ISSN: 2469-2794 FRCIJ

Forensic Research & Criminology International Journal
Case Report
Volume 2 Issue 3 - 2016
Genetic Based Species Identification and Tracking of the Geographic Origin of a Fully Tanned Animal Skin in Wildlife Forensics
Ved Prakash Kumar1,4, Ankita Rajpoot2, Mukesh3, Dhyanendra Kumar4 and Surendra Prakash Goyal1*
1Wildlife Institute of India, India
2Survey of India, India
3Amity Institute of Wildlife Sciences, Amity University, India
4Veer Kunwar Singh Universities, India
Received: June 07, 2016| Published: June 16, 2016
*Corresponding author: Surendra Prakash Goyal, Wildlife Forensic and Conservation Genetic Cell, Wildlife Institute of India, Post Box# 18, Chandrabani, Dehradun 248001, Uttarakhand, India, Tel: +91-135-2640112-117; Ext. 235; Fax: +91-135-2640115; Email:
Citation: Kumar VP, Rajpoot A, Mukesh, Kumar D, Goyal SP (2016) Genetic Based Species Identification and Tracking of the Geographic Origin of a Fully Tanned Animal Skin in Wildlife Forensics. Forensic Res Criminol Int J 2(3): 00058. DOI: 10.15406/frcij.2016.02.00058


Species identification and assign the geographic origin from processed products based on morphological traits is a challenging task in wildlife forensics due to lack of the reference specimens. Here, we report species identification and assign the geographical origin of a fully tanned animal skin using complete mtDNA cytochrome b gene. A nucleotide sequence of 1140 bp cytochrome b was generated from the DNA extracted from the small piece of skin from the inner ear (IEP-01). GenBank BLAST search of the unknown Cyt b (1140bp) sequence against the full range of published Rangifer tarandus has facilitated in identification of species and ascertaining the species of origin with high meta probability (100%). We determined that the seized unknown skin is wild reindeer (R.t. groenlandicus) and has been originated from Canada, where this Least Concern species under the IUCN red list. We propose to establish genetic database across the range of the species threatened due to illegal trade to determine hotspots of poaching.

Keywords: Reindeer(Rangifer tarandus); Forensic genetics; Tanned skin; Species identification; Geographic origin; Cytochrome b gene


Illegal trading of wild animals, their body parts and derived products is a major concern in wildlife conservation. Species identification based on DNA analysis is a critical tool in wildlife forensics, especially when the specific morphological characteristics are lost due to transformation or processing [1]. Mitochondrial markers, such as cytochrome b, 16S rRNA, 12S rRNA and Cytochrome Oxidase showing interspecific variation, are commonly used to perform species identification and phylogenetic studies in wildlife forensics [2-5]. Cyt b is highly informative in mammals and a large database for this genetic marker is already available for different species and subspecies in different geographical ranges, making it especially useful in wildlife forensics [6]. Assignment of samples, we need to amplify large fragment of mtDNA gene that show more number of SNPs over a geographic range. In most of the wildlife forensic cases, the samples received are in highly degraded condition or highly processed, viz., burn bones/bone piece, cooked meat, tanned skin, claws, canines, etc. Hence, the genomic DNA will be in low quantity and quality as well. Therefore, extraction of a good quality DNA from such type of degraded and tanned sample is a challenging task for the wildlife forensic experts.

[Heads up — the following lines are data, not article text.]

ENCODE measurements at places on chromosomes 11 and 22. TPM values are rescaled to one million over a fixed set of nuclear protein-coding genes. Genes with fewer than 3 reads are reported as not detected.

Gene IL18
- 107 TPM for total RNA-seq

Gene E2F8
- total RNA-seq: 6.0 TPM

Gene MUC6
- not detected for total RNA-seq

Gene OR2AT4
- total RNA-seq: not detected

In the present study, we aimed to select proper part to high yield DNA from highly tanned animal skin and amplify the large fragment of mitochondrial gene to identification of species and to ascertain its geographical origin that was seized by the Custom Authority at Indira Gandhi International Airport, New Delhi India.

Case History

A highly tanned animal skin was seized by the Custom Officer at Indira Gandhi International Airport, New Delhi, India, during December, 2012 and sent to the Wildlife Institute of India, Dehradun for species identification (Figure 1). The skin at visual inspection appeared to be of a deer species but the morphological hair patterns did not show definite species assignment due to the lack of an extensive collection of reference samples for comparison. A DNA based species identification strategy was devised to overcome this problem.

Figure 1: Animal skin seized by the customs authorities at Indira Gandhi International Airport, New Delhi, India. A, dorsal view; B, ventral view.